A day that will live in infamy

A Day That Will Live In Infamy

by digby

This is a big week-end. Obviously, it's the Super Bowl. And Ronnie Reagan's birthday has the entire political class in an orgasmic swoon. But one anniversary was strangely overlooked.

Jonathan at A Tiny Revolution remembered:
Colin Powell made his Iraq presentation at the UN five years ago, on February 5, 2003.

As much criticism as Powell has received for this—he calls it "painful" and something that will "always be a part of my record"—it hasn't been close to what's justified. Powell was far more than just horribly mistaken: the evidence is conclusive that he fabricated evidence and ignored repeated warnings that what he was saying was false.

Unfortunately, Congress has never investigated Powell's use of the intelligence he was given. Even so, what's already in the public record is extremely damning. So while the corporate media has never taken a close look at this record, we can go through Powell's presentation line by line to demonstrate the chasm between what he knew, and what he told the world. As you'll see, there's quite a lot to say about it.

Powell's speech can be found on the State Department website here. All other sources are linked below.


On that February 5 in front of the UN Security Council, was Colin Powell certain what he was saying was accurate? He certainly was:

POWELL: My colleagues, every statement I make today is backed up by sources, solid sources. These are not assertions. What we're giving you are facts and conclusions based on solid intelligence.

Later, regarding whether Iraq had reconstituted a nuclear weapons program, he said:

POWELL: [T]here is no doubt in my mind...

That's in public. What about in private? According to Larry Wilkerson, Powell's chief of staff, here's what Powell was thinking at the time:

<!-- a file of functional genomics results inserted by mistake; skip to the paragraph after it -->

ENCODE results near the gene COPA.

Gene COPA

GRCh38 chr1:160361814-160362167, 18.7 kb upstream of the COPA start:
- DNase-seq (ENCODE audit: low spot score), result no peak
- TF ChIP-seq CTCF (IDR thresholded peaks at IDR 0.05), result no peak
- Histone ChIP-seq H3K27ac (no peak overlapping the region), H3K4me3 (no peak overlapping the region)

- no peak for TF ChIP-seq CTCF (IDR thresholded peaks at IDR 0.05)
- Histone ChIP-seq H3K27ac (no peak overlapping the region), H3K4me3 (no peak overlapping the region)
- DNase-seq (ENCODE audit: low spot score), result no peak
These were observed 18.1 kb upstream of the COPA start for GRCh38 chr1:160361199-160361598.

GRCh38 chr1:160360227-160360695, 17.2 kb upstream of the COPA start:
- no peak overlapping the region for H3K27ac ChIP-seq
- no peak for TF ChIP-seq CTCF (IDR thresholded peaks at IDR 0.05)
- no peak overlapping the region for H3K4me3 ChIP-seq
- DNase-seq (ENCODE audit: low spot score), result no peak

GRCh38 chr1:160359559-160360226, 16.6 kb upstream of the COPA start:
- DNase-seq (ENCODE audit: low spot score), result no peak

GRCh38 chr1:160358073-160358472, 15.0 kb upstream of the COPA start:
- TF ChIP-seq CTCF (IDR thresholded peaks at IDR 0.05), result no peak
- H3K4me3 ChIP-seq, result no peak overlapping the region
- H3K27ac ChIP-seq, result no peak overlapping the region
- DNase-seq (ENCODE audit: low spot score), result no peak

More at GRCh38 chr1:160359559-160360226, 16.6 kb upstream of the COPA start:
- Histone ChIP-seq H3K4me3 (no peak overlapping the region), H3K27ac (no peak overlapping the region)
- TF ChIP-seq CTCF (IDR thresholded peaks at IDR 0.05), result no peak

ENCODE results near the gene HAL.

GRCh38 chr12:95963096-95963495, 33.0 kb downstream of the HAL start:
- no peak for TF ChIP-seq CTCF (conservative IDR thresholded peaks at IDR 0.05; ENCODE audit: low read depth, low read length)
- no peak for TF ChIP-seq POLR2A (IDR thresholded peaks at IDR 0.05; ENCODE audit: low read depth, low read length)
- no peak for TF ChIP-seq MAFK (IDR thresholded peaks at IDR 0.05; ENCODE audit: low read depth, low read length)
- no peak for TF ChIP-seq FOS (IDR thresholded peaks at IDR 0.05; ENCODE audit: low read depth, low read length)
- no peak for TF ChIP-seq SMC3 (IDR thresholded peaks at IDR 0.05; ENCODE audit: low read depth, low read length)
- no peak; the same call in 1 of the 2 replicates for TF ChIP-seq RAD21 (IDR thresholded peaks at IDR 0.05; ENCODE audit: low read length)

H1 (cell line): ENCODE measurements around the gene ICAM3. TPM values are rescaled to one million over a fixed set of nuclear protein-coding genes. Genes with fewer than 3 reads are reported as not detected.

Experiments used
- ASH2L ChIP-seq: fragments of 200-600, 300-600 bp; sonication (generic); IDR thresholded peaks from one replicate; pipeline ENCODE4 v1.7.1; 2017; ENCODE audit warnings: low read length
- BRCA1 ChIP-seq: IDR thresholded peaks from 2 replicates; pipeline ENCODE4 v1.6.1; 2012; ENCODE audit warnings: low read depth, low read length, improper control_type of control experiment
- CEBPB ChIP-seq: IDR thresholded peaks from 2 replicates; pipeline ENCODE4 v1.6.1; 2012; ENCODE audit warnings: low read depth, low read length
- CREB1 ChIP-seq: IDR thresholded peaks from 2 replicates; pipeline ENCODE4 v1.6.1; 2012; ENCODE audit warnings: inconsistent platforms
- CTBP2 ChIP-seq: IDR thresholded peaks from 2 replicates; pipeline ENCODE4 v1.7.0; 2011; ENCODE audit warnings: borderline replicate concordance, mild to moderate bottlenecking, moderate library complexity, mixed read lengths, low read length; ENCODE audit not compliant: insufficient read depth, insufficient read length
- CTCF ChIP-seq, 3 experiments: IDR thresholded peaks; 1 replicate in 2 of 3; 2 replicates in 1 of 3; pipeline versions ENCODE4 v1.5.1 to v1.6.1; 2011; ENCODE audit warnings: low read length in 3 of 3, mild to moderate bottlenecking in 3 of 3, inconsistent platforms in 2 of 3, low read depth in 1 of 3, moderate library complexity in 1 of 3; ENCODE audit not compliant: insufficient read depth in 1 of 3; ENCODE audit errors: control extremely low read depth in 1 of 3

WILKERSON: [Powell] had walked into my office musing and he said words to the effect of, I wonder how we'll all feel if we put half a million troops in Iraq and march from one end of the country to the other and find nothing.
Read on for the list of lies he told that day.

I don't think it can be overstated just how significant this UN speech was. I happened to watch the speech with a group of people I worked with and the reaction was electric. People who had been skeptical were converted instantly. Every bit of the man's reputation and stature was put in service of these lies and he was very, very convincing. I found myself alone arguing that the evidence was thin and that just because he said it didn't make it true. The damage was done.

The fact that he is still considered a serious person, worthy of great respect as an elder statesman is yet another example of the American elite class being completely unaccountable legally, professionally and socially. There is, apparently, nothing they can do that will lose them their exalted place in our culture.